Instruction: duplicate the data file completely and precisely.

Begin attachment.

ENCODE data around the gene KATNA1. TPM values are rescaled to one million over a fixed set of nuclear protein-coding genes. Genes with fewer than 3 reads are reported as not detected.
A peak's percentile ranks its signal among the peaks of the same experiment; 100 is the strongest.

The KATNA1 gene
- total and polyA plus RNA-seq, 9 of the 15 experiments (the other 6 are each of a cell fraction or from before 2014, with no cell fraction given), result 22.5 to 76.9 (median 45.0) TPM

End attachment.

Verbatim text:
ENCODE data around the gene KATNA1. TPM values are rescaled to one million over a fixed set of nuclear protein-coding genes. Genes with fewer than 3 reads are reported as not detected.
A peak's percentile ranks its signal among the peaks of the same experiment; 100 is the strongest.

The KATNA1 gene
- total and polyA plus RNA-seq, 9 of the 15 experiments (the other 6 are each of a cell fraction or from before 2014, with no cell fraction given), result 22.5 to 76.9 (median 45.0) TPM